CLion starts 2017.3 EAP

Hi everyone,

We are glad to say that the Early Access Program for CLion 2017.3 is now open. The release is scheduled for the end of this year, and there are so many things planned!


For now, please feel free to download the build and check the new features and enhancements that are already included. Your feedback is very welcome.

Download CLion 2017.3 EAP

This build (173.2099.3) addresses issues in several major areas, including C++ parser and debugger, it also provides better support for unit testing and a more flexible toolchains configuration. Let’s see what’s inside:

Unit testing: easy to run and debug from the gutter

If you use Google Test or Catch framework for unit testing on your project, you may benefit from the built-in test runner in CLion, which provides a progress bar, a tree view of all the tests running, information about the status, duration, and output stream. There is also the ability to easily sort and rerun tests, export/import testing results, and navigate to the test’s sources. This EAP now makes it easier to run tests and review results by adding special test icons to the editor’s left gutter:


You can run the tests using these icons. Besides, they show the status of the tests – success or failure, so you always know, when looking through the code of your tests if they failed recently or not:


Debugger: GDB 8.0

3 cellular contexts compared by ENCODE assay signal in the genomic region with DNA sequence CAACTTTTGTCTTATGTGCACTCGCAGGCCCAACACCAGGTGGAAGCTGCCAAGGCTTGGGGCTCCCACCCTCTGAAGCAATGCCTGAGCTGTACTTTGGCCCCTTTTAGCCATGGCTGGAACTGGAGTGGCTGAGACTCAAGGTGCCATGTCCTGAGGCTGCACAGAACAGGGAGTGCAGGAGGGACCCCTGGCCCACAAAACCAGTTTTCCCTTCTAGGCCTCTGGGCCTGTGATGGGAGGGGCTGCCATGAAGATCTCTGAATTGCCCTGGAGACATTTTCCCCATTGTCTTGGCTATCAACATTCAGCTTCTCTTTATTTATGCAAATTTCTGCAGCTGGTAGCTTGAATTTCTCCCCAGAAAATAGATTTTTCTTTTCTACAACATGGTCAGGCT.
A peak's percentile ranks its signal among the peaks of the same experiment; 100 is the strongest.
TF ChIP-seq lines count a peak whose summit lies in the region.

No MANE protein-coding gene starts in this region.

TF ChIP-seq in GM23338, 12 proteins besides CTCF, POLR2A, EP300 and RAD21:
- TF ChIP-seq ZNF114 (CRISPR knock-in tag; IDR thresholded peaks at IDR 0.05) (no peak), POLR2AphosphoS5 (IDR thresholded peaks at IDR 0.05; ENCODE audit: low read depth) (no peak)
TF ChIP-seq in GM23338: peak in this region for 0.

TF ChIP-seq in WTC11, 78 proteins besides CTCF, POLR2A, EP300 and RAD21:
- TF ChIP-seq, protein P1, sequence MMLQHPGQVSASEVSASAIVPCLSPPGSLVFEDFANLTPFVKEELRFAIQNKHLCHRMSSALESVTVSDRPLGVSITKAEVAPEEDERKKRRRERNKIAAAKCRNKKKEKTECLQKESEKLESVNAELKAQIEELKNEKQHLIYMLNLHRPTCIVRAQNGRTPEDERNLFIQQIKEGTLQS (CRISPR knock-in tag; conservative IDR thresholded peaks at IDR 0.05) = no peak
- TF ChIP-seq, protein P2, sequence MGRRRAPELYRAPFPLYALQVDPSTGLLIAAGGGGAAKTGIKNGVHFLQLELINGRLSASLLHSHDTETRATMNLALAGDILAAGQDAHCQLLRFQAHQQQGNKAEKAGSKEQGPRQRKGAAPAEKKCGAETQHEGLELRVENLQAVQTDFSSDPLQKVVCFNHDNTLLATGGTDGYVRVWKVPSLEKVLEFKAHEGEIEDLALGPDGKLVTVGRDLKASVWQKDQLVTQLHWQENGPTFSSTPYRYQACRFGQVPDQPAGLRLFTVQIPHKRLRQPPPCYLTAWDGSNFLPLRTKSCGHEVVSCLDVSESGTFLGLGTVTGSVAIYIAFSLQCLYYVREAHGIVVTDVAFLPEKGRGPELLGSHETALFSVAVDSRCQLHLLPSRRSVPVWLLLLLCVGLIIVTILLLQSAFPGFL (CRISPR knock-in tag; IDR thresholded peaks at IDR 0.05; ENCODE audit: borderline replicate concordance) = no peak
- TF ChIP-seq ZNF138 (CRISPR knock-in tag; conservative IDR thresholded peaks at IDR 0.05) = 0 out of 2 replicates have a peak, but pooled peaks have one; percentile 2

CLion 2017.3 EAP comes with GDB 8.0 bundled. Among other things, this brings fixes to several major issues and inconveniences.

Since bundled GDB is now built with multiarch support, it can be used for remote cross-platform debug in various Linux/Windows and embedded cases. For example, target Linux from the IDE running on Windows. There is no need to find/build another GDB version for this.

Previously, there was a bug with Application output on Windows, which redirected you to a separate console window instead of the default Run window when debugging (CPP-8175). The most critical case here was debugging the unit tests. Updating to GDB v8 helped to fix the bug, so now the output is printed to the default Run window for both, Run and Debug. (Bear in mind, that on Windows, CLion uses bundled GDB when MinGW32 is selected as the toolchain.)

Several other bugs were also addressed, like “LZMA support was disabled at compile time” error and incorrect rvalue references rendering.

C++ language engine improvements

List initialization improvements

We’ve promised a big overhaul in the problematic areas of CLion’s language engine, which parses, resolves and highlights the issues in your code, as well as provides info for the context search, navigation, and refactorings. Following the plan, we’ve started with the list initialization.